Step and Touch Voltage – an update for 2004
Abstract: Hazardous step and touch voltages arise in a variety of high voltage electrical installations, and there are a number of different industry publications which publish acceptable step and touch voltage limits. This paper sets out the derivation of step and touch voltage limits based on the work of Dalziel and Biegelmeier and Lee, and AS/NZS 60479.1:2002. It then provides an outline of the different step and touch voltage limits used in current Australian guidelines, handbooks, and standards. There is a lack of consistent information available to utilities and designers to establish reliable step and touch voltage limits for different installations. This places the utilities and designers in a position of risk from litigation due to personal injury as the engineering models and guidelines in current use may not provide a robust defence. As a key step in risk management, this paper proposes further research to establish consistent and reliable step and touch voltage limits based on body shock currents, body impedance, and probability. Keywords: Step voltage, touch voltage, electric shock, electrocution, body shock current, body impedance. Author Biography
BE (Hons1) F.I.E. Australia, CP Eng, NPER3, AIAMA
Bruce Walsh is a Fellow of the Institution of Engineers of Australia who specialises in forensic electrical engineering. Drawing on his electrical trade background, Bruce has developed specialist expertise in the analysis of electric shock incidents and electrocutions, and a practical approach to prevention and safe work practices. Bruce has provided expert evidence for matters in most courts in Australia. Bruce is a Director of Ballengearry Consulting, a firm which provides project management, expert opinion services, and develops and presents in-house training courses for industry. With formal studies in Commercial Arbitration and Mediation, Bruce is often called on to act as an expert to determine matters in dispute, and brings a practitioner’s view to risk management.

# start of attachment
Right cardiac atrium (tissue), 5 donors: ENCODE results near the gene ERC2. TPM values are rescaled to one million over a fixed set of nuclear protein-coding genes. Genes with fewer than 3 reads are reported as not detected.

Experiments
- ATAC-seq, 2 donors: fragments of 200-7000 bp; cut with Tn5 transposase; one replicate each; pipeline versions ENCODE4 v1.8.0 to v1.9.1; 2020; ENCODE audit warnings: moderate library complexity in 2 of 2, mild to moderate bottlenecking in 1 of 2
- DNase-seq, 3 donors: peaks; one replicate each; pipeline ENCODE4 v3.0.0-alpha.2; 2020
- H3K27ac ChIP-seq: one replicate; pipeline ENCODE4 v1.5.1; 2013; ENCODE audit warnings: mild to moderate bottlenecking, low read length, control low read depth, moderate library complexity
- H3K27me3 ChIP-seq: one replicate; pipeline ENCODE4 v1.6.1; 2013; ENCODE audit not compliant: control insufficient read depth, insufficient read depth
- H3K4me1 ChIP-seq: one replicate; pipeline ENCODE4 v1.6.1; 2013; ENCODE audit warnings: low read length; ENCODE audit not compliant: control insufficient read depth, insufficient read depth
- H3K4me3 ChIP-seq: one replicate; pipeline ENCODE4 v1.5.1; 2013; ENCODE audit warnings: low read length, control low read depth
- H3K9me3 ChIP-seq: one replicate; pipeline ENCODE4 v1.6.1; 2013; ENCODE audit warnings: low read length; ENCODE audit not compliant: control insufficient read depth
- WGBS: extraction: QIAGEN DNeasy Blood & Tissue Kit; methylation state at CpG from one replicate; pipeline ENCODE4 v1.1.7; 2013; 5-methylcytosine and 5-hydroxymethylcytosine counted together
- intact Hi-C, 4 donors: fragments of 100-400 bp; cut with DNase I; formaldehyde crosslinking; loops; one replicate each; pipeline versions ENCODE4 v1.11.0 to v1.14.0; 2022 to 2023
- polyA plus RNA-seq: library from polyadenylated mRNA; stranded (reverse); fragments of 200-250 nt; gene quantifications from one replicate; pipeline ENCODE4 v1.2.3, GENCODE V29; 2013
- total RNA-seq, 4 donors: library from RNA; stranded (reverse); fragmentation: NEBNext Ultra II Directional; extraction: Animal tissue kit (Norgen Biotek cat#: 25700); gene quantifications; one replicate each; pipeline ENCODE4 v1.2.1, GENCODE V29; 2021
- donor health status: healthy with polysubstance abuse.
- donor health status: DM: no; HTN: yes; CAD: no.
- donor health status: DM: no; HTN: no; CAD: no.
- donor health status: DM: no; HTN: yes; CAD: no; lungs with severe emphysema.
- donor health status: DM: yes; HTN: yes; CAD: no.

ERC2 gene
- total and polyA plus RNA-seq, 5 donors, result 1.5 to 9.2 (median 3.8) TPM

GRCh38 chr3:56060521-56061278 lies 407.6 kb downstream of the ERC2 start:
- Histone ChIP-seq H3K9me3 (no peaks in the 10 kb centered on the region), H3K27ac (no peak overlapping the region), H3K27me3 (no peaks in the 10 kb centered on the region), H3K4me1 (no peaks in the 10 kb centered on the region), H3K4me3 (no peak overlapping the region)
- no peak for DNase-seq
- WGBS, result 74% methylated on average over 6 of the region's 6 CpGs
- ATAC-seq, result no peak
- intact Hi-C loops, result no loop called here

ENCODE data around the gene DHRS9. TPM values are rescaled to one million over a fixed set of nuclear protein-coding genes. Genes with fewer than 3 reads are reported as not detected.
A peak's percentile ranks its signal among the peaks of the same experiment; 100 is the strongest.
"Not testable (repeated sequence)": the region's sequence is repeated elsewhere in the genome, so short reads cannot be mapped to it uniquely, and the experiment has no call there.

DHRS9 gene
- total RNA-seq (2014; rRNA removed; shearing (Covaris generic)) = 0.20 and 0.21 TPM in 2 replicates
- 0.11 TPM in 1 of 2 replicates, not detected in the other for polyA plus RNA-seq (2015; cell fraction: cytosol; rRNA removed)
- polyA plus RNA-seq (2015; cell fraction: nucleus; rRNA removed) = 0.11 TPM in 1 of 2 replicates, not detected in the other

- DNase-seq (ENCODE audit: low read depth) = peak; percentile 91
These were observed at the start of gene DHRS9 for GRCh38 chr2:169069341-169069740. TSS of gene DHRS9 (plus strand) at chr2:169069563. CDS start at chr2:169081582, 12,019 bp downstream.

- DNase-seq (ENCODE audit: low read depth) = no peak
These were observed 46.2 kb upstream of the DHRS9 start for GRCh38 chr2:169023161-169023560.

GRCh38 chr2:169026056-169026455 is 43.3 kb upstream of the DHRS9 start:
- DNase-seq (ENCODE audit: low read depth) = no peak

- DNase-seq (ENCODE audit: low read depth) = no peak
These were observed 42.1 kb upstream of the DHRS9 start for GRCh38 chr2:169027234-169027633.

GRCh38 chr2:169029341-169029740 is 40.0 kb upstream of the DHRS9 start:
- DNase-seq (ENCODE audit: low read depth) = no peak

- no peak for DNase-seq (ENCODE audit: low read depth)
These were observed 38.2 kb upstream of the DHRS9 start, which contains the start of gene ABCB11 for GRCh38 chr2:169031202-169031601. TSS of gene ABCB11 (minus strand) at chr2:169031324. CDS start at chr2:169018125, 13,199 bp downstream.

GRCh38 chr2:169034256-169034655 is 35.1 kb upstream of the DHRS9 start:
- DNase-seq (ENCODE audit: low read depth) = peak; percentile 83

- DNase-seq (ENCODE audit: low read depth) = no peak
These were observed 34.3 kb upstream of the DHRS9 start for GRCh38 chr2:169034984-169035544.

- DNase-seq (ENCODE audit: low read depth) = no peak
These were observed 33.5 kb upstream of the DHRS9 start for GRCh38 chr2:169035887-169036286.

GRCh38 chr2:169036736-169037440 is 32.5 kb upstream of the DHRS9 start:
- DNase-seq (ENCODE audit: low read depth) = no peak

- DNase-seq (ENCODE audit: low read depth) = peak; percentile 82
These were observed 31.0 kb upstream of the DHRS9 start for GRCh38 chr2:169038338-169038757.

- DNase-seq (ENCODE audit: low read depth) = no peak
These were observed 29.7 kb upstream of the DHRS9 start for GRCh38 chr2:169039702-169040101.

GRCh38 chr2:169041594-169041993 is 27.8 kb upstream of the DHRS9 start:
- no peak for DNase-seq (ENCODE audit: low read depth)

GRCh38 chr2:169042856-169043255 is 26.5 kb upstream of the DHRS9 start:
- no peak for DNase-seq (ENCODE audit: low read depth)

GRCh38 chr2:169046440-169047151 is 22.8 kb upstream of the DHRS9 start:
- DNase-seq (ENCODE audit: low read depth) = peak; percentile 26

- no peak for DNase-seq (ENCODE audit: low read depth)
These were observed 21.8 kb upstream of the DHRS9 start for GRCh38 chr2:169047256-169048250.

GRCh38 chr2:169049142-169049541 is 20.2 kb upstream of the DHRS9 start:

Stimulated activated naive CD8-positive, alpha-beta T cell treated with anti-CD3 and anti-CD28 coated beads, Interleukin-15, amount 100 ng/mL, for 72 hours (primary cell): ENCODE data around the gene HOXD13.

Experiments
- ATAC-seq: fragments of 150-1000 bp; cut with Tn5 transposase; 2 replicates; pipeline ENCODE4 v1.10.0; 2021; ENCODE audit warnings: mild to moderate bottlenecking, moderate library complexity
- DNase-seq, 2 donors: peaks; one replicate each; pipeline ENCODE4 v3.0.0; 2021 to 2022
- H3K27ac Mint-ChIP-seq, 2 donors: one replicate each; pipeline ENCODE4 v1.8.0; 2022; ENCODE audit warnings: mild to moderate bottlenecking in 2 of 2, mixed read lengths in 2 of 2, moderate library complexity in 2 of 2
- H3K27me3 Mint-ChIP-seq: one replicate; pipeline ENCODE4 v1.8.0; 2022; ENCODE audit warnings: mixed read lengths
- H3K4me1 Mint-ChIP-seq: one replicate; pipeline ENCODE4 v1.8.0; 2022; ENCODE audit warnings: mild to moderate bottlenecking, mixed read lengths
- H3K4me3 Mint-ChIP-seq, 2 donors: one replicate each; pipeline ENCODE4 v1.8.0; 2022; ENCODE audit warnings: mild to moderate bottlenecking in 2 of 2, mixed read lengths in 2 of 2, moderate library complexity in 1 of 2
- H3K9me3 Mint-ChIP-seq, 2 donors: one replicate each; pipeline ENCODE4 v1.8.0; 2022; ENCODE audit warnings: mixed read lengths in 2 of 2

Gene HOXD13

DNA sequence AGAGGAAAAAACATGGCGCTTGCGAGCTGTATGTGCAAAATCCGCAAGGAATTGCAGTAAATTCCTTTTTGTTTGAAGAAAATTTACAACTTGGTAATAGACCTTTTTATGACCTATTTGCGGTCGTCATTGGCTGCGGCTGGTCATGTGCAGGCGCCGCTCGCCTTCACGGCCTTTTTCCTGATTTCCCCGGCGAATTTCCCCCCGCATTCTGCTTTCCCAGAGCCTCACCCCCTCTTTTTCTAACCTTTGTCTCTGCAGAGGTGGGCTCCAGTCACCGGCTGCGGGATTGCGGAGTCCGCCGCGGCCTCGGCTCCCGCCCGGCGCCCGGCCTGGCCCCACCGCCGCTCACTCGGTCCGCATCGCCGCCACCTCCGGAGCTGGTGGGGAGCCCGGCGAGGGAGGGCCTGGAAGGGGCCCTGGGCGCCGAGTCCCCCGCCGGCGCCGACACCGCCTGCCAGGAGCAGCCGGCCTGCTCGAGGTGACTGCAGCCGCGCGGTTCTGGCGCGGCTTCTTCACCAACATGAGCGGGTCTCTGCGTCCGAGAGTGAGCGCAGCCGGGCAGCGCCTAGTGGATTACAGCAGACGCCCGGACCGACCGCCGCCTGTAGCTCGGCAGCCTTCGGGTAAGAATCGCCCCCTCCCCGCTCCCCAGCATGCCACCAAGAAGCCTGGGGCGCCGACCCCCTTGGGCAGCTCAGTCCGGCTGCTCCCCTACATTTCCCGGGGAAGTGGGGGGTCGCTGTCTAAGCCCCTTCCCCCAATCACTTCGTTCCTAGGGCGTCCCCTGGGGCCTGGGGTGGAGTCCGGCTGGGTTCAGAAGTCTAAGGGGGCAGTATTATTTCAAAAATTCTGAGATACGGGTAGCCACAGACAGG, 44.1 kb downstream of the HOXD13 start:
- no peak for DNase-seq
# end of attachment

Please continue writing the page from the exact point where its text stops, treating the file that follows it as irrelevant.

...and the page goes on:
Step and Touch Voltage – an update for 2004
BE (Hons1) F.I.E. Australia, CP Eng, NPER3, AIAMA
Step and touch voltage situations arise when it is possible for a person to make simultaneous contact with a part of an electrical system which is not live under normal conditions but has become live due to the passage of a fault current, and another conductive part which is at a different potential. This situation is described as ‘indirect contact’ with live parts. A common step and touch voltage situation arises in and around substations under earth fault conditions wherein the earth fault current flows through the earth electrode and grid system, and it is possible for a person to make simultaneous contact with two parts which are at a different potential due the passage of the earth fault current. Figure 1 shows the typical earth potential rise at a typical 11000/433 v distribution substation under an 11 kV earth fault condition at the substation. The substation considered for this example has a combined HV/LV earthing system, and this graph shows the earth potential rise at a distance from the electrode which is greater than the electrode depth. Figure 1 Earth potential rise – typical distribution substation
Earth Potential Rise 1000 900 800 Surface voltage 700 600 500 400 300 200 100 0 1 4 7 10 13 16 19 22 25 28 31 34 37 40 43 46 Distance from electrode - m
The step and touch voltage considered in this paper is the difference in voltage over any 1 metre interval, and this is illustrated in the graph. The 1 metre interval is